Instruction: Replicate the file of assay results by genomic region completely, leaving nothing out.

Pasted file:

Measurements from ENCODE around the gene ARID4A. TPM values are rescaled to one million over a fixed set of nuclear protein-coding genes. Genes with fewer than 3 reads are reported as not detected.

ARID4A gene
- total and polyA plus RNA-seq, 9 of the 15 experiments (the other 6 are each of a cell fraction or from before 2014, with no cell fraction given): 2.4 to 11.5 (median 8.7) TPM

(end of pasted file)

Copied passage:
Measurements from ENCODE around the gene ARID4A. TPM values are rescaled to one million over a fixed set of nuclear protein-coding genes. Genes with fewer than 3 reads are reported as not detected.

ARID4A gene
- total and polyA plus RNA-seq, 9 of the 15 experiments (the other 6 are each of a cell fraction or from before 2014, with no cell fraction given): 2.4 to 11.5 (median 8.7) TPM